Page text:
Fetal and Placental Phosphate Metabolism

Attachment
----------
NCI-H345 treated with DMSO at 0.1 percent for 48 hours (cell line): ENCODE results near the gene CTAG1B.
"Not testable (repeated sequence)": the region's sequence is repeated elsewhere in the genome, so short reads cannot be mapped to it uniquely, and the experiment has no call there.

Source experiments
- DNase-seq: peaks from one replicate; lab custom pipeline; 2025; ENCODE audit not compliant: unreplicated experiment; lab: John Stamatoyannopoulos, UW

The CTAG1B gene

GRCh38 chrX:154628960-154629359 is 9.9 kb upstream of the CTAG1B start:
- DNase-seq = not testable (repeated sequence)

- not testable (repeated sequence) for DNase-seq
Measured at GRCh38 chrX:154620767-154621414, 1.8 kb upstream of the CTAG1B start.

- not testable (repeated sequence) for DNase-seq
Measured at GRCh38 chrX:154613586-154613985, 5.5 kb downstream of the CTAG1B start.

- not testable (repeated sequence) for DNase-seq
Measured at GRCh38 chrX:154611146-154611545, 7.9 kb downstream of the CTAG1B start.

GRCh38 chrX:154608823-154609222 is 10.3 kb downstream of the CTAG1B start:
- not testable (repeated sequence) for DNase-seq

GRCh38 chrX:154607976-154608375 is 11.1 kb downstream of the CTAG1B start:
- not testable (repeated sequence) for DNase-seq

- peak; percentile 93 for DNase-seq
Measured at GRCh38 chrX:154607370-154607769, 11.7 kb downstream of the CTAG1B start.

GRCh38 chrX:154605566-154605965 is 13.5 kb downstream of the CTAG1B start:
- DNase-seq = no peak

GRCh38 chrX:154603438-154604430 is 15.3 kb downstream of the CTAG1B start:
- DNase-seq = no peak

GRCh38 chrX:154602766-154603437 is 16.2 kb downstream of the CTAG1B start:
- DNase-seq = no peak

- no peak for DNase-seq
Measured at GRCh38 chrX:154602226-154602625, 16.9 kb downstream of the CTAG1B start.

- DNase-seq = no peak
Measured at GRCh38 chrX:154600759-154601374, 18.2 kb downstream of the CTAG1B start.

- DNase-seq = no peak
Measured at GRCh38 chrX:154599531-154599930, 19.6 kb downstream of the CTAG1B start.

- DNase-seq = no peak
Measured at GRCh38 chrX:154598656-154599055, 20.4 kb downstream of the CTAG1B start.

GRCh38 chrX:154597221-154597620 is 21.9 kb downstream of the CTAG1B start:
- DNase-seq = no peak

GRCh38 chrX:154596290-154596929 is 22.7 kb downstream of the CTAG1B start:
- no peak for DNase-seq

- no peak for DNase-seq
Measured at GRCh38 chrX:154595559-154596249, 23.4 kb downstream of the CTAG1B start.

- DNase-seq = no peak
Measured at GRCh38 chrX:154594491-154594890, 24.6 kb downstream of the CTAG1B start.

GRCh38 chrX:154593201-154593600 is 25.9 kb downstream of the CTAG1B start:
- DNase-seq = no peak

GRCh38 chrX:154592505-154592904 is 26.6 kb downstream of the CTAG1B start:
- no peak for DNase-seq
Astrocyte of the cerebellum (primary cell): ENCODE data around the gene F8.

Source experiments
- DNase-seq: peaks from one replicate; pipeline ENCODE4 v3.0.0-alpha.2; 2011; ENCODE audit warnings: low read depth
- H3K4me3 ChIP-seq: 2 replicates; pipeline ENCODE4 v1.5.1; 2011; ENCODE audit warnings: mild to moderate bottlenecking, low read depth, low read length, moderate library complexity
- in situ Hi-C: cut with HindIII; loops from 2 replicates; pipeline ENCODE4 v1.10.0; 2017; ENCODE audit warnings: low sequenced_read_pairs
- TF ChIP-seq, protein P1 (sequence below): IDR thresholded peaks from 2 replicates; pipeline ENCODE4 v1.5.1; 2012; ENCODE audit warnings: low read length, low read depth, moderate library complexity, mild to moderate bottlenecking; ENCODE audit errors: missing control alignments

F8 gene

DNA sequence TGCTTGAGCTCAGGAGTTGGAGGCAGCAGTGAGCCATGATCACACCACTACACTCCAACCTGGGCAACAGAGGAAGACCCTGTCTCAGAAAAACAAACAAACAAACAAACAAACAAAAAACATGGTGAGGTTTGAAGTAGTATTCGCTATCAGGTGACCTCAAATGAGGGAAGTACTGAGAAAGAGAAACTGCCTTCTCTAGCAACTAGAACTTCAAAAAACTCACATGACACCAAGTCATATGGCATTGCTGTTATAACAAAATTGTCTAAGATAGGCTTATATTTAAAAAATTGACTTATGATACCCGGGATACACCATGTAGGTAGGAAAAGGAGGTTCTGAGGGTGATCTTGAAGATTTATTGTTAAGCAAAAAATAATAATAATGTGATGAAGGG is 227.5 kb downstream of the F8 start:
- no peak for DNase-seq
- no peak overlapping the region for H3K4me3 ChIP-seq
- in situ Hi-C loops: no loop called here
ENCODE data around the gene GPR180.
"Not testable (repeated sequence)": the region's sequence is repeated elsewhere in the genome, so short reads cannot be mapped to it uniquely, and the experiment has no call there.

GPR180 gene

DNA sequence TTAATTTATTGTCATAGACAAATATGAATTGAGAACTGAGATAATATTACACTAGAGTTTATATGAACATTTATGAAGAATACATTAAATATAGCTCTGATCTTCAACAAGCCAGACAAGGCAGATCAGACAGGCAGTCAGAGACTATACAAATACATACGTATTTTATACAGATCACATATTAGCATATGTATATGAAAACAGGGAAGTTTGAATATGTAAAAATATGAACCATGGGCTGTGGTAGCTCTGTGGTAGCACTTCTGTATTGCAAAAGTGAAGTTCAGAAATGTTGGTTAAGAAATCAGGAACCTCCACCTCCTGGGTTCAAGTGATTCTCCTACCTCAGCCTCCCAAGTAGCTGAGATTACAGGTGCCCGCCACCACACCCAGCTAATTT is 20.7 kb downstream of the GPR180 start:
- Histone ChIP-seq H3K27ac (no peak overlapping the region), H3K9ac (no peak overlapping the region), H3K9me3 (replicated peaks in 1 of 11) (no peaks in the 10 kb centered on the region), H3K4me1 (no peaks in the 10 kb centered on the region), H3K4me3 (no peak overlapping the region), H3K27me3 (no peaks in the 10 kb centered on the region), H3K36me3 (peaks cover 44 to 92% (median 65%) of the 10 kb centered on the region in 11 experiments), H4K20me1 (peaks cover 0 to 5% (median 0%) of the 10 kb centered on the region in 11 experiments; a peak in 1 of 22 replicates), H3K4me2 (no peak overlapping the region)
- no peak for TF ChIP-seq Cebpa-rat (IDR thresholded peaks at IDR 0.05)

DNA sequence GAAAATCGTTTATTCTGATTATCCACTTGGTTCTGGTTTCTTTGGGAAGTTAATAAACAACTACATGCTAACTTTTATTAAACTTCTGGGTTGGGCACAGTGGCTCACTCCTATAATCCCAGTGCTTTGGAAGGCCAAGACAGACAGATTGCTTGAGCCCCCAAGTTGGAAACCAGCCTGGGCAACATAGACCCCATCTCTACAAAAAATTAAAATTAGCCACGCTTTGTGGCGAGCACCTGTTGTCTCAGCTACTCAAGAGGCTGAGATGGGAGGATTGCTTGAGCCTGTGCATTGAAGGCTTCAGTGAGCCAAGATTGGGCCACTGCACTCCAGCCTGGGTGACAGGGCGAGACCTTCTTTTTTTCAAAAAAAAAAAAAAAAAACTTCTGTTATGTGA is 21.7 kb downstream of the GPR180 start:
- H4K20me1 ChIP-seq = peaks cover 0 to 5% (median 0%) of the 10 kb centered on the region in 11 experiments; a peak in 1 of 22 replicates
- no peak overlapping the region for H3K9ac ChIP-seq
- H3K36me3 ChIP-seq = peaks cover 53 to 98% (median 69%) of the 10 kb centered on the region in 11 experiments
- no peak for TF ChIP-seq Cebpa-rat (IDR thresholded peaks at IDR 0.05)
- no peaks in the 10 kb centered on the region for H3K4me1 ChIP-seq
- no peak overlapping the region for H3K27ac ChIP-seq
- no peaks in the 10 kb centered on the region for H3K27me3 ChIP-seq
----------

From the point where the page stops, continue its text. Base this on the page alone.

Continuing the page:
Few data have been reported about fetal phosphate and placental phosphate transfer. In most cases, the observations on phosphate were included in studies involving calcium-phosphate metabolism because the homeostasis of these two minerals is intimately linked and regulated. Thus, calciotropic hormones were viewed as the main regulators of phosphate metabolism in the fetus. This chapter focuses on the partial knowledge obtained in few species where attempts were made to change the phosphorus retention by the fetus. As accumulation of phosphorus by the fetus is dependent on the placental transport of the mineral, the control of this process is of major importance for fetal phosphate retention. The mechanisms implicated in the placental transfer of phosphorus are poorly understood, and investigations are complicated by the presence of different types of placentation in mammals. Progress should be obtained in models using hemochorial placentas as in humans; in such structures investigations on the cellular mechanisms involved in phosphate transport would be fruitful. Although the net flux of molecules across the placenta depends on blood flow, this parameter was neglected in most in vivo studies. The role of maternal hormones and fetal hormones on the placental transfer of phosphorus is not clear and requires further investigation.